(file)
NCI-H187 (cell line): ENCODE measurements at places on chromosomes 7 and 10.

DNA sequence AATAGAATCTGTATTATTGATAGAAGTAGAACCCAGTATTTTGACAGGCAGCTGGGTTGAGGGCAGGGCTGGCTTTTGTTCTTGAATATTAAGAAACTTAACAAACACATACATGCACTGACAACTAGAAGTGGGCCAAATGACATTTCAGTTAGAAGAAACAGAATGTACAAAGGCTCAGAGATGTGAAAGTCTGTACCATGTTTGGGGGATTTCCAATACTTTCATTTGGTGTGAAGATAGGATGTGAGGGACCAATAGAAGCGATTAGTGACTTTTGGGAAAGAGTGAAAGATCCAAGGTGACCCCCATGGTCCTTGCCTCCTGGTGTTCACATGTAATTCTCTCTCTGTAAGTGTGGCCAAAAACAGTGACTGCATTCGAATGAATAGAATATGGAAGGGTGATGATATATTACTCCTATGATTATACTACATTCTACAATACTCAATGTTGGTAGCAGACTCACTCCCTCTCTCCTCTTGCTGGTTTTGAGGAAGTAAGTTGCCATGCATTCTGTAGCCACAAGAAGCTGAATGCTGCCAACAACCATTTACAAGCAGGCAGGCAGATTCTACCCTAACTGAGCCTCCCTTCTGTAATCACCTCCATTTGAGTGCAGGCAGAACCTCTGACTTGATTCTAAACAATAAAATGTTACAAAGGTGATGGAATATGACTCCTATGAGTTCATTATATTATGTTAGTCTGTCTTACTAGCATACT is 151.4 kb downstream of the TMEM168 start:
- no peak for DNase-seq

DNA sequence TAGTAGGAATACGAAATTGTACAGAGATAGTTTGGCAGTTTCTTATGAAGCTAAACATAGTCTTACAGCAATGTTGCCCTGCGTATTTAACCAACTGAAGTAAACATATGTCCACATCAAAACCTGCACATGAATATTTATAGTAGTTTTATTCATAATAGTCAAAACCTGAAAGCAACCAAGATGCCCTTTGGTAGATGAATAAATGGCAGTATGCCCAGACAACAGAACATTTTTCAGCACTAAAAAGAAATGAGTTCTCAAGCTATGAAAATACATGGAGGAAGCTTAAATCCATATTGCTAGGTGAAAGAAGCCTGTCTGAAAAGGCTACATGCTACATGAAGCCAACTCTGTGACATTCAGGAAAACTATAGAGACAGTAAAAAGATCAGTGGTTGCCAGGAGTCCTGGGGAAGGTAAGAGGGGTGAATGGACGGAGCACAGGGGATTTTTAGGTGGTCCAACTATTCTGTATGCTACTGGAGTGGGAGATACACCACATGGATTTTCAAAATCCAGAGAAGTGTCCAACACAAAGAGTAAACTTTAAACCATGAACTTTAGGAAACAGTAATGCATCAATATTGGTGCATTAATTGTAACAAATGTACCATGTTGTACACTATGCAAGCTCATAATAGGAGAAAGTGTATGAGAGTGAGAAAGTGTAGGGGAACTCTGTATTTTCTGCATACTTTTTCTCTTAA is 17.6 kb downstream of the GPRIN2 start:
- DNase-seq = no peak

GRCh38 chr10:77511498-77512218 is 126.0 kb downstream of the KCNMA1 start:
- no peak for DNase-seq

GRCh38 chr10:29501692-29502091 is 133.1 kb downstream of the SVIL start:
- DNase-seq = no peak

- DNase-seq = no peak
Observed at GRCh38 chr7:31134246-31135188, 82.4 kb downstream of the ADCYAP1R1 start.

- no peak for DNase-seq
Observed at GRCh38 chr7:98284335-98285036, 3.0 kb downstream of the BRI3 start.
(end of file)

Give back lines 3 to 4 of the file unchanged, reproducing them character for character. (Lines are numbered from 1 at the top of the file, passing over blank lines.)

- no peak for DNase-seq

DNA sequence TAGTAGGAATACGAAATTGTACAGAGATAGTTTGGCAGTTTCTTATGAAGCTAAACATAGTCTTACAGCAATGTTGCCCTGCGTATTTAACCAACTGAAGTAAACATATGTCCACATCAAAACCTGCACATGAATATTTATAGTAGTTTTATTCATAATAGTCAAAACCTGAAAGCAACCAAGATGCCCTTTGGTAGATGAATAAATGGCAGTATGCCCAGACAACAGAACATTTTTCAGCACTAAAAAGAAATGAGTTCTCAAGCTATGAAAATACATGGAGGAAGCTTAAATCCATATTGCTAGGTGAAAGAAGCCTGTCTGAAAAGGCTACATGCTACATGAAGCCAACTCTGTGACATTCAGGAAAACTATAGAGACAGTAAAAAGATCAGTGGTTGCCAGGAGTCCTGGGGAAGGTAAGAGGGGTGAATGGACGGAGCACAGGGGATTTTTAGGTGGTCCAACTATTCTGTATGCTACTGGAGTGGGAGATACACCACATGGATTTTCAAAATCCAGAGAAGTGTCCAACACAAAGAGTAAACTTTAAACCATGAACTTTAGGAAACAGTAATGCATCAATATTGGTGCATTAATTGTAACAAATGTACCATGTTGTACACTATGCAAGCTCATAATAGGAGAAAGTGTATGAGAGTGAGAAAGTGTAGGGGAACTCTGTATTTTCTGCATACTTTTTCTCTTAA is 17.6 kb downstream of the GPRIN2 start: